Twitty writes about food as memory, as mnemonic device, as history, evidence of identity and evidence that we existed, that we exist. The place names that identify where we are, and at times our social place. For Black and Indigenous people, even though these places may bear our names, we remain invisible. They are, as far as the latecomers are concerned, places that we used to be and with us comfortably in the past they can honor us as fallen heroes, tragically gone too soon. It reminds me of something I saw years ago on TV when somebody was grieving rather theatrically and the person they are grieving tries to tell them that they are still alive but the person is too invested in their over the top performance of grief and refuses to listen to them. The US and Canada are like that. Crying perfect tears over the tragedy of our demise while we jump and poke and insist we’re still here.

Part of food as memory is the handing down of recipes but also the mechanism of obtaining that food. In her book, and in the podcast interview, Sara talked about the labor instensive practice of harvesting acorns. Her book includes a fun story about acorns that will help you remember the different species as well as many recipes calling for acorn flour. There are photographs of her boys harvesting and shelling, and she talks about this as time spent together sharing stories. Yes harvesting acorns is labour intensive. My son did it one year while he was at home and it’s a lot of work for little gain if you are measuring it by the hours spent vs the cost of a 5lb bag of white flour from the grocery store. But what if we didn’t measure it by that. What if we measured it by the hours spent together with several generations and little ones underfoot and the story telling, both the family and community gossip and also the stories like the one Sara shares about acorns.

Text within this block will maintain its original spacing when publishedThe result does look like a giant brown dirt cake, but at least it tastes like a buttery, savory, herbaceous, salty, giant brown dirt cake. ~ Acorn Focaccia with wild edibles.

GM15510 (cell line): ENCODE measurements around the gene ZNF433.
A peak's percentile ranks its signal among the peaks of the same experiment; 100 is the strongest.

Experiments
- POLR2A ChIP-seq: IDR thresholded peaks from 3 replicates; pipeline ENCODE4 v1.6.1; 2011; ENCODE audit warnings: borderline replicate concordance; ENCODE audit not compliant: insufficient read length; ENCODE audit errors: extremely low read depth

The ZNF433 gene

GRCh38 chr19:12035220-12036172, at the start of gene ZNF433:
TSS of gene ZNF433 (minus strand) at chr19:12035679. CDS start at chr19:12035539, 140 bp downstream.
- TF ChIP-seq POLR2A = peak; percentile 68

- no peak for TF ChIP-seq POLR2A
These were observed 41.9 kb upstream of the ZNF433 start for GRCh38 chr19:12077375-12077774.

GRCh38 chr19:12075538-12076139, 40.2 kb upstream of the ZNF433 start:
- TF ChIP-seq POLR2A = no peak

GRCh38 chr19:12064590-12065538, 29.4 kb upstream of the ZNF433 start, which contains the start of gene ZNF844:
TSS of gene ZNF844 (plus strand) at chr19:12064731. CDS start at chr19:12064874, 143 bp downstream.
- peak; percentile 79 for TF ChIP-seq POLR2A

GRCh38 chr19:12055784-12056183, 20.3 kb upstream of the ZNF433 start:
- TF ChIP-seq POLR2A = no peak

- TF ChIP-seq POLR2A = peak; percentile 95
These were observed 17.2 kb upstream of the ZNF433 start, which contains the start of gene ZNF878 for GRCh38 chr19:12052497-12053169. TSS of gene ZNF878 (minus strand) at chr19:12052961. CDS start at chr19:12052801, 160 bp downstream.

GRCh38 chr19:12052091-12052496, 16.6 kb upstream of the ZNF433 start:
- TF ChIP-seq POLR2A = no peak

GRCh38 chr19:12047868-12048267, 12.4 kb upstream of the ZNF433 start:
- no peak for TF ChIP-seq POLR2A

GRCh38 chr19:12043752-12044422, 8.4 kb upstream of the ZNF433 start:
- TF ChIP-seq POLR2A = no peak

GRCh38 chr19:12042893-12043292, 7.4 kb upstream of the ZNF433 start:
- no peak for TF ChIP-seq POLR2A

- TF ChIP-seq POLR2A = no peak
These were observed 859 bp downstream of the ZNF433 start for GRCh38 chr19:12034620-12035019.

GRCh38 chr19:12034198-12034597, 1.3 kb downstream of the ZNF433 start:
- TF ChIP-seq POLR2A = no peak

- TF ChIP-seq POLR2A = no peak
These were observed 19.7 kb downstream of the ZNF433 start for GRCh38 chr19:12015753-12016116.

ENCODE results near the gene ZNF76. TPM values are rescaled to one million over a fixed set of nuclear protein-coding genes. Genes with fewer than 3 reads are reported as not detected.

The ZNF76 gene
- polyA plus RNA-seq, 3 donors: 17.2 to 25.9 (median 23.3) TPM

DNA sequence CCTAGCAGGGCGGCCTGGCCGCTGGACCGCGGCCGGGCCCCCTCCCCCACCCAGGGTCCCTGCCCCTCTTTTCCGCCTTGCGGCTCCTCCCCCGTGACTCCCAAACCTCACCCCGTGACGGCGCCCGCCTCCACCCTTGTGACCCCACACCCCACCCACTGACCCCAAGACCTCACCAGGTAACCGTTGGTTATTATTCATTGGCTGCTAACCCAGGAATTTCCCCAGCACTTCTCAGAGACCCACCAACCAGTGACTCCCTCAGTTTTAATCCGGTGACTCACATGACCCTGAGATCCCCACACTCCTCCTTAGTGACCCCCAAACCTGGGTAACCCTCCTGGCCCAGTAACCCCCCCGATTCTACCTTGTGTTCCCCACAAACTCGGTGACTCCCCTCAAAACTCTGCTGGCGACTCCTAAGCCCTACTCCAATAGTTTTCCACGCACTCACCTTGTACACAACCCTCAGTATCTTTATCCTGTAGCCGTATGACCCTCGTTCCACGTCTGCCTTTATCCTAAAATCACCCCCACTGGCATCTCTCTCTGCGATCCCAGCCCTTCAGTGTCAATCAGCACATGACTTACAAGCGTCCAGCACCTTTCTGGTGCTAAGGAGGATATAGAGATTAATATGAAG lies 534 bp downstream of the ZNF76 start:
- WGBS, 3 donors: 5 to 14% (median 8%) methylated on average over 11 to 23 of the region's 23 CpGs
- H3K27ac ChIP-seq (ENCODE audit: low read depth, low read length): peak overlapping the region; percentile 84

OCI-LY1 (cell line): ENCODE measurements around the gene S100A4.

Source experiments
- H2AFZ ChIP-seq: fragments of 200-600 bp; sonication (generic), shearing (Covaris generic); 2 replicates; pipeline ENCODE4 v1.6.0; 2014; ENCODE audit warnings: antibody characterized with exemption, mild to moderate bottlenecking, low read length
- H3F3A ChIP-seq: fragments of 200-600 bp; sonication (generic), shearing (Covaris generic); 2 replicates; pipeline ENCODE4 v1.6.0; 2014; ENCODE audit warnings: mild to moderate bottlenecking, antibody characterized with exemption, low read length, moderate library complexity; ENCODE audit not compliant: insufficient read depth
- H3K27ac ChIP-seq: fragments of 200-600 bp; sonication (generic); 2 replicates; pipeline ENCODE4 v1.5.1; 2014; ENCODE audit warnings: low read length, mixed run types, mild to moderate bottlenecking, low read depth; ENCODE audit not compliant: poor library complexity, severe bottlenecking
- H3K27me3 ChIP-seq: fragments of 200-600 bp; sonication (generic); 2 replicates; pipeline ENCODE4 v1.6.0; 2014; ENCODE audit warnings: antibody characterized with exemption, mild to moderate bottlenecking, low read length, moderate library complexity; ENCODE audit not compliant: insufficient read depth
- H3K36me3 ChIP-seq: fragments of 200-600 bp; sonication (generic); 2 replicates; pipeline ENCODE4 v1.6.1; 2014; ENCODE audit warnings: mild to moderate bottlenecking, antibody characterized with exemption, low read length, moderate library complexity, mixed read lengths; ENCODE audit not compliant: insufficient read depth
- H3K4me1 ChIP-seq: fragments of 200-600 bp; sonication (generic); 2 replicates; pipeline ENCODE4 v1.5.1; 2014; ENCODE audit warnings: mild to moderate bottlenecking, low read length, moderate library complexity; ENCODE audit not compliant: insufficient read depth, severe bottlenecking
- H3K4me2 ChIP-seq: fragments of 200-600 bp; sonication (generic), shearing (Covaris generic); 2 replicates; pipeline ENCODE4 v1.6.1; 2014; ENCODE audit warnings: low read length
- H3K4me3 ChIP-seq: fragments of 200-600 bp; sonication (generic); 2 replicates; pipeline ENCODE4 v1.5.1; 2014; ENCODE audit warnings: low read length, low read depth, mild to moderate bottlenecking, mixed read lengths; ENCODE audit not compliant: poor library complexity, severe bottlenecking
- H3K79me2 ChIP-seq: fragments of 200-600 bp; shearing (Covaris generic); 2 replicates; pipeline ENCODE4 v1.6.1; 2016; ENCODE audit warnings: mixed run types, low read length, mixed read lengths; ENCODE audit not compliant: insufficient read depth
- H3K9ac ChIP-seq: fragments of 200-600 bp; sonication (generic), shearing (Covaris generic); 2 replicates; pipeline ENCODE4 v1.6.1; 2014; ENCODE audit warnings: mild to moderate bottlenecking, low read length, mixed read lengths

Our traditional stories are more than fables with morals, though at their most superficial that might be true. They are also social stories that teach us about being human, or they contain other knowledge like how to tell different species of acorns apart or the importance of fire as an agricultural tool. This labour intensive process as a mechanism for building relationship and sharing stories reminded me of something that Kerry has talked about many times: braiding Black hair. This is also a labour intensive act, always hours but sometimes spanning two days which is a lot of time to be spending with somebody either doing a repetitive task or sitting still while somebody else works. And you could just doomscroll while they comb and section and repeat, but it can also be a time of relationship building. Of mothers and aunties and little children running around talking and laughing. Kerry has also talked about incorporating food into this gathering, particularly when she was doing the hair of girls in foster care who had little contact with their families anymore. Having her own memories of food prepared by aunties and grandmothers, she prepared things to share with them during breaks, talking with them about what they were eating and regaling the girls with stories of her own girlhood. Food is a mnemonic device. It is relationship and, sometimes, a path home.

Being connected with our food in the ways described by Sara and Michael results in something else. You become deeply aware of the land in which the food is growing. Remember, you pick one thing and learn everything about it and in that way you will learn about its relationships with other beings. There is a lot going on and it can be overwhelming. We were at The House on the Rock this past summer and if you haven’t heard of it I recommend it to you. We heard about it because there’s some pivotal scenes in American Gods set there. Talk about overwhelming. That place is a chaotic mess that is only very loosely organized into themes. But there’s a clear path through it, the path itself meanders straight through all the chaos and you can spend as much or as little time as you want examining all of the oddities and details of the space as well as taking in the enormity of each room. That’s what Sara is suggesting, that you pick one thing to be your path through the chaos and for her that means acorns and salmon.